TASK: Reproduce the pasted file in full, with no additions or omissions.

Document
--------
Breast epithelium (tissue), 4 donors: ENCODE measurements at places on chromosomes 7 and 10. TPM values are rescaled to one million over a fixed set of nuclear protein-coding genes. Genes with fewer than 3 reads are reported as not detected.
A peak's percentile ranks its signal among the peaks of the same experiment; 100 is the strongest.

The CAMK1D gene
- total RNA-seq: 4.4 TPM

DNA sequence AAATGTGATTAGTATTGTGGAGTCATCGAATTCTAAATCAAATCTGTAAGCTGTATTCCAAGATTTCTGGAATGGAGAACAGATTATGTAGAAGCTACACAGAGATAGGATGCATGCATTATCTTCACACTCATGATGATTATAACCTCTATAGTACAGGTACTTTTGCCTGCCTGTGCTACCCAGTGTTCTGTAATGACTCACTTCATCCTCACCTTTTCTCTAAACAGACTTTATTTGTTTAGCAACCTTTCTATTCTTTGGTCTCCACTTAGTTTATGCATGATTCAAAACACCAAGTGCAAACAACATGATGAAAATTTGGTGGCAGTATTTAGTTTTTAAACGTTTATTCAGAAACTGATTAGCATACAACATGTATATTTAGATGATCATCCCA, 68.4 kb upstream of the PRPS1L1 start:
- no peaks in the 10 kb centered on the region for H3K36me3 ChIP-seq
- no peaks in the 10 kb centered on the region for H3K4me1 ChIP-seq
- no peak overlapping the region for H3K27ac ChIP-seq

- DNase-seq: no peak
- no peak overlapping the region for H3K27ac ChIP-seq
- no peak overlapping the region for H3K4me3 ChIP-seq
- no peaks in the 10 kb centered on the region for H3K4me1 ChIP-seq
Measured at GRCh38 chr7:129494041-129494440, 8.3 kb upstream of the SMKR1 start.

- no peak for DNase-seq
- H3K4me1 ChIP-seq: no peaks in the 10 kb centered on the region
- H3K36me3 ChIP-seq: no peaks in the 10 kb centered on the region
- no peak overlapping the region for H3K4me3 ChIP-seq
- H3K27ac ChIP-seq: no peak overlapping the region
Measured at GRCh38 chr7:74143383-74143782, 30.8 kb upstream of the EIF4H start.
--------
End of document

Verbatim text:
Breast epithelium (tissue), 4 donors: ENCODE measurements at places on chromosomes 7 and 10. TPM values are rescaled to one million over a fixed set of nuclear protein-coding genes. Genes with fewer than 3 reads are reported as not detected.
A peak's percentile ranks its signal among the peaks of the same experiment; 100 is the strongest.

The CAMK1D gene
- total RNA-seq: 4.4 TPM

DNA sequence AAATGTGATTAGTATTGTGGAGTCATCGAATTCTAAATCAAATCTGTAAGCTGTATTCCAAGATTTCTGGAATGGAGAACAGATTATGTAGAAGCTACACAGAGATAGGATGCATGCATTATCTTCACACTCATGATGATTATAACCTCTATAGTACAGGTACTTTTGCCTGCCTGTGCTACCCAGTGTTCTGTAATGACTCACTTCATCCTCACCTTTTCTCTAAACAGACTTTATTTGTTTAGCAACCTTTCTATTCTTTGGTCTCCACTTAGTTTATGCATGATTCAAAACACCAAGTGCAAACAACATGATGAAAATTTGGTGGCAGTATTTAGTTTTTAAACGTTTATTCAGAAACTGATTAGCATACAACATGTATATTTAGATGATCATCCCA, 68.4 kb upstream of the PRPS1L1 start:
- no peaks in the 10 kb centered on the region for H3K36me3 ChIP-seq
- no peaks in the 10 kb centered on the region for H3K4me1 ChIP-seq
- no peak overlapping the region for H3K27ac ChIP-seq

- DNase-seq: no peak
- no peak overlapping the region for H3K27ac ChIP-seq
- no peak overlapping the region for H3K4me3 ChIP-seq
- no peaks in the 10 kb centered on the region for H3K4me1 ChIP-seq
Measured at GRCh38 chr7:129494041-129494440, 8.3 kb upstream of the SMKR1 start.

- no peak for DNase-seq
- H3K4me1 ChIP-seq: no peaks in the 10 kb centered on the region
- H3K36me3 ChIP-seq: no peaks in the 10 kb centered on the region
- no peak overlapping the region for H3K4me3 ChIP-seq
- H3K27ac ChIP-seq: no peak overlapping the region
Measured at GRCh38 chr7:74143383-74143782, 30.8 kb upstream of the EIF4H start.